Osteoporosis, which predominantly occurs in females, affects 200 million women worldwide and is characterised by bone loss and microarchitectural degradation, which leads to fractures, pain and immobility. Conventional treatments for osteoporosis target bone loss by inhibiting osteoclast activity, but these only prevent osteoporotic fractures in 50% of sufferers. An advanced understanding of the underlying mechanisms and treatments for osteoporosis is required to avert the projected trend, whereby the worldwide economic burden of treatment will reach $132 billion by 2050. Osteoblasts and osteocytes are known to regulate the differentiation, function and survival of osteoclasts, through expression of paracrine factors, which can be altered following mechanical loading and are affected by the presence of estrogen. Studies have recently revealed changes in osteoblast and osteocyte mechanobiology during estrogen deficiency, but, how these changes effect osteoclastogenesis is not fully understood. The first study of this thesis sought to assess changes in osteoblast-induced osteoclastogenesis under combined estrogen deficiency and mechanical loading, using a combination of conditioned media and co-culture experiments. MC3T3-E1 cells were cultured with pre-menopausal levels of estrogen which was then withdrawn from the media and the osteoblast like-cells were exposed to oscillatory fluid flow. These studies found that conditioned media from estrogen-treated MC3T3-E1 cells inhibited the differentiation of RAW264.7 cells and inhibited podosome belt formation. Estrogen deficient osteoblasts down-regulated osteoprotegerin (OPG) expression in response to fluid flow when compared to estrogen-treated osteoblasts, leading to a significant increase in the ratio of RANKL/OPG gene expression. Subsequently, an increase in osteoclast number and an up-regulation in nuclear factor of activated T cells cytoplasmic 1 (NFATc1) and Cathepsin K expression was observed in RAW264.7 cells. In addition, estrogen deficient osteoblasts co-cultured with RAW264.7 cells resulted in an increase in osteoclastogenesis and matrix degradation compared to co-cultures with estrogen-treated osteoblasts. Additionally, it was found that Rho-ROCK inhibition in osteoblasts, exacerbated the increase in osteoblast-induced osteoclastogenesis that arose under estrogen deficiency. It is proposed that the reduction in OPG production by mechanically stimulated osteoblasts during estrogen deficiency may leave osteoclast differentiation and matrix degradation activity unchecked and, thereby, play an important role in bone loss during osteoporosis. The second study sought to establish whether mechanically stimulated osteocytes induce osteoclastogenesis and bone resorption during estrogen deficiency. This study built upon the post-menopausal model and co-culture methods established in the first study. The findings revealed that under postmenopausal conditions RANKL/OPG gene expression is increased in mechanically stimulated osteocytes (OCY454 cells) compared to estrogen-treated osteocytes and a significant increase in osteocyte-induced osteoclast formation (by bone marrow macrophage cells) occurs leading to increased resorption. Estrogen deficient osteocytes also up-regulated sclerostin expression following mechanical loading. Interestingly, Wnt antagonists WIF1 and FRZB were down-regulated in estrogen deficient osteocytes following loading. A second aim of this study was to investigate whether a neutralising antibody against sclerostin (Scl-Ab) could revert osteocyte-mediated osteoclastogenesis and resorption by attenuating RANKL/OPG gene expression. It was demonstrated that administration of the Scl-Ab reduced pro-osteoclastogenic signalling (RANKL/OPG) between osteocytes and osteoclasts, which led to reduced resorption. Osteocytes are housed within lacunae and their dendrites extend through canaliculae to enable the formation of gap junctions with neighbouring osteocytes and osteoblasts. The lacunar-canalicular network and vascular pores facilitate movement of interstitial fluid, which confers mechanical stimulation on osteocytes and facilitates transport of nutrients and signalling molecules to and from the osteocyte. There is some evidence that this microporous network is altered during estrogen deficiency, which might alter fluid flow through the network and the ensuing responses of osteoblasts and osteocytes. While previous studies have investigated early-stage estrogen deficiency, the long term effects of estrogen deficiency and the time-sequence of changes in cortical bone microporosity are not known. For this reason, the final study of this thesis sought to determine the temporal changes that occur in the cortical vasculature and the lacunar-canalicular network during short and longer term estrogen deficiency. This study quantified microporosity and lacunar occupancy in an ovariectomised rat model of osteoporosis by micro-CT analysis, backscatter electron imaging and histological analysis. It was shown that initial increases in canalicular diameter and vascular porosity arose during short term estrogen deficiency (week 4 OVX) compared to aged-matched controls, but that these were reduced along with a decrease in lacunar diameter and lacunar occupancy in long term estrogen deficiency (week 14 OVX). These changes could be explained by perilacunar remodelling, micropetrosis or a mechanobiological adaptive response, such as increases in bone mass and bone mineralisation that may occur to alter the mechanical environment in an attempt to restore tissue homeostasis. This study also demonstrated that administration of Scl-Ab to ovariectomised rats resulted in a significant decrease in osteoclast number and prevented the occurrence of empty lacunae in long term estrogen deficiency (week 14 OVX) compared to untreated week 14 OVX animals. Together, the studies in this thesis found that the inhibitory effects mechanically loading has on pro-osteoclastogenic signalling in osteocytes and osteoblasts is attenuated during estrogen deficiency. Using cell culture and mechanobiological techniques, the changes in paracrine factor expression in estrogen deficient osteoblasts and osteocytes and their implications in terms of osteoclastogenesis and resorption were elucidated. Additionally, the temporal changes in cortical microporosity that occur were established. Collectively, the research presented in this thesis provides an important, but previously unrecognised, insight into the mechanobiological changes that occur during estrogen deficiency leading to bone loss. The information gained from this work may inform future mechanobiological treatments for osteoporosis.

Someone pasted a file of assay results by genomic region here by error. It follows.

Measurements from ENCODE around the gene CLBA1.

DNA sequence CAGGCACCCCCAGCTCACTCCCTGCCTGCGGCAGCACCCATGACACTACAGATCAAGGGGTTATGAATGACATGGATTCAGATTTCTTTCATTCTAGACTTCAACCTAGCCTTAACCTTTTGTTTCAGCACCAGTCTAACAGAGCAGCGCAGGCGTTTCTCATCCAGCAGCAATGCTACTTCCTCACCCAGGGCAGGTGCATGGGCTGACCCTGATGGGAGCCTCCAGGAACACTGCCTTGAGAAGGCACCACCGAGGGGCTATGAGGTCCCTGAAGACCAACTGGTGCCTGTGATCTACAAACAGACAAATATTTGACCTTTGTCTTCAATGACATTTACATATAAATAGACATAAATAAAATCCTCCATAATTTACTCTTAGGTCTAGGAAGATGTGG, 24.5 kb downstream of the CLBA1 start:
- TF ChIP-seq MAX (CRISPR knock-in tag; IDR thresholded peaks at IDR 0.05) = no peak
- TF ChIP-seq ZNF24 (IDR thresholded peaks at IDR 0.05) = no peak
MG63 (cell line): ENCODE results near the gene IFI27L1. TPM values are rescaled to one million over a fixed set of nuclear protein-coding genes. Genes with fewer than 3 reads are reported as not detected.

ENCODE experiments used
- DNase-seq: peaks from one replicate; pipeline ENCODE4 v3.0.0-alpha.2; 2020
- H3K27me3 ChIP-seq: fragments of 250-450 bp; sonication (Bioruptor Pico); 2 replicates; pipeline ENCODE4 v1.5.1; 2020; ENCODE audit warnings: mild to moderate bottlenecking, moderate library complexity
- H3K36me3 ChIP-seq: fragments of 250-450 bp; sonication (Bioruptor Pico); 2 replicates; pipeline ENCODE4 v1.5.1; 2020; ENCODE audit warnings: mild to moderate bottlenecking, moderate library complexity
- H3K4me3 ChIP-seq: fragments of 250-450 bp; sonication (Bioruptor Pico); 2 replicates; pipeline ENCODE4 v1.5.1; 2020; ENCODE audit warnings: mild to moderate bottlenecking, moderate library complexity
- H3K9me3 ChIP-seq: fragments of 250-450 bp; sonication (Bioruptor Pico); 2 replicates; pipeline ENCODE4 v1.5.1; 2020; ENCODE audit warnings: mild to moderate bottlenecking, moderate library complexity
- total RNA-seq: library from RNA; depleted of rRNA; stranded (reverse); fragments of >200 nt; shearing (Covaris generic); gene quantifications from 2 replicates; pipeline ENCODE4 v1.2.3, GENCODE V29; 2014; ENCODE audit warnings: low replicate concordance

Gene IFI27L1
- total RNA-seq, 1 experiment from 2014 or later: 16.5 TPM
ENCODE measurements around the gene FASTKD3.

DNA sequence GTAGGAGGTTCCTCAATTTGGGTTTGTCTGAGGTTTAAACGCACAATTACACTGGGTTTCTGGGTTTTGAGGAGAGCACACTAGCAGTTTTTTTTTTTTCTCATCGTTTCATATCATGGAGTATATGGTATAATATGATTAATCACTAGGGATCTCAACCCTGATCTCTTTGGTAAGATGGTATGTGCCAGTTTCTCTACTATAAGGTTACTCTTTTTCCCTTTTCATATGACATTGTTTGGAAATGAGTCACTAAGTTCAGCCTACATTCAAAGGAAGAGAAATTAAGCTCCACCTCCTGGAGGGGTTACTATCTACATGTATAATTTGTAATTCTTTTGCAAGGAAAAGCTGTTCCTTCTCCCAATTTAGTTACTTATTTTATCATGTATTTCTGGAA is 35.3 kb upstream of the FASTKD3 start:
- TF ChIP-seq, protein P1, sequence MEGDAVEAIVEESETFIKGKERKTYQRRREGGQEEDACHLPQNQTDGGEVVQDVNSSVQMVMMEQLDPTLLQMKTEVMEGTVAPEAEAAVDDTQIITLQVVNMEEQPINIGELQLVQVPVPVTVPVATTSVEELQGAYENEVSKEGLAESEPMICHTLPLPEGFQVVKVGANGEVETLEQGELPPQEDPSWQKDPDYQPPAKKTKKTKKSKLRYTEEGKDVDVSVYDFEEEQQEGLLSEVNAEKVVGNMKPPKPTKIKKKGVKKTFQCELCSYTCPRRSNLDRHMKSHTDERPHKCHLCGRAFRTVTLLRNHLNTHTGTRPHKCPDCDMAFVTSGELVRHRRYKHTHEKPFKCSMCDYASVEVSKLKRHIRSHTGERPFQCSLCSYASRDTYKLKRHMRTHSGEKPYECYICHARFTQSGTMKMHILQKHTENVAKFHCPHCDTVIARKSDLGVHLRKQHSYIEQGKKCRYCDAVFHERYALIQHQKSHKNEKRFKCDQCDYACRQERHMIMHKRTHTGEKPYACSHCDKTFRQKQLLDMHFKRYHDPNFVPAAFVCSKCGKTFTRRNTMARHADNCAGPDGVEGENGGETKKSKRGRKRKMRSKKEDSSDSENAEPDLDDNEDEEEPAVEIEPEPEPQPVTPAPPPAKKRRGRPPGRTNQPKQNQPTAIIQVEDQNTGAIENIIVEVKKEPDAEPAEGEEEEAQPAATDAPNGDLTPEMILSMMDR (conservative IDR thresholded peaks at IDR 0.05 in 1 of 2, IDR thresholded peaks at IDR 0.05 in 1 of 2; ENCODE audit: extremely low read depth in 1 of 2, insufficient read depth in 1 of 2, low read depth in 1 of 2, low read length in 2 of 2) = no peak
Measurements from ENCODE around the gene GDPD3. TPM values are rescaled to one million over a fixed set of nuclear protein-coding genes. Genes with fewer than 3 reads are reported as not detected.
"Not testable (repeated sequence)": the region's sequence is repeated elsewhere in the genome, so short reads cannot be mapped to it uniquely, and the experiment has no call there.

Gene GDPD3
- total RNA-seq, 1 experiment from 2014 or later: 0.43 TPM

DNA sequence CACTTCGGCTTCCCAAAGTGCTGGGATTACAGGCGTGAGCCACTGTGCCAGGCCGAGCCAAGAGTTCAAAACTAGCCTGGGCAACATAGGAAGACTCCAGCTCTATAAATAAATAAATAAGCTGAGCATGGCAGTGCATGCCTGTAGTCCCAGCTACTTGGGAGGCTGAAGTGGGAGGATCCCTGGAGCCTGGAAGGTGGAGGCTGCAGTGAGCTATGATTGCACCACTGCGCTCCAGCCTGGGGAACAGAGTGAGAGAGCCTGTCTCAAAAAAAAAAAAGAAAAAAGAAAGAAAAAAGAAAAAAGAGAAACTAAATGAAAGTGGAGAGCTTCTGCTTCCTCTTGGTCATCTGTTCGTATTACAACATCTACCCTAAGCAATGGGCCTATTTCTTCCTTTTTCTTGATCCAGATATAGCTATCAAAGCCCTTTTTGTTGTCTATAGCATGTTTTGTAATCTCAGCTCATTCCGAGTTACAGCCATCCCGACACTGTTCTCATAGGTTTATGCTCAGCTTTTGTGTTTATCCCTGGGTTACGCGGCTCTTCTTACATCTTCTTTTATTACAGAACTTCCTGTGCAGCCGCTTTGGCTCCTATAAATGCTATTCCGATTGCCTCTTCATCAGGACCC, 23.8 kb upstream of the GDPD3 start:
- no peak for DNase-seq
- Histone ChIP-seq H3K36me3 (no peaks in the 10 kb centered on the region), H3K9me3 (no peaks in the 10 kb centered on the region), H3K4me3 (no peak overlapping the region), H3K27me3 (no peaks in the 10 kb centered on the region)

Full text of D. Allison’s thesis is available here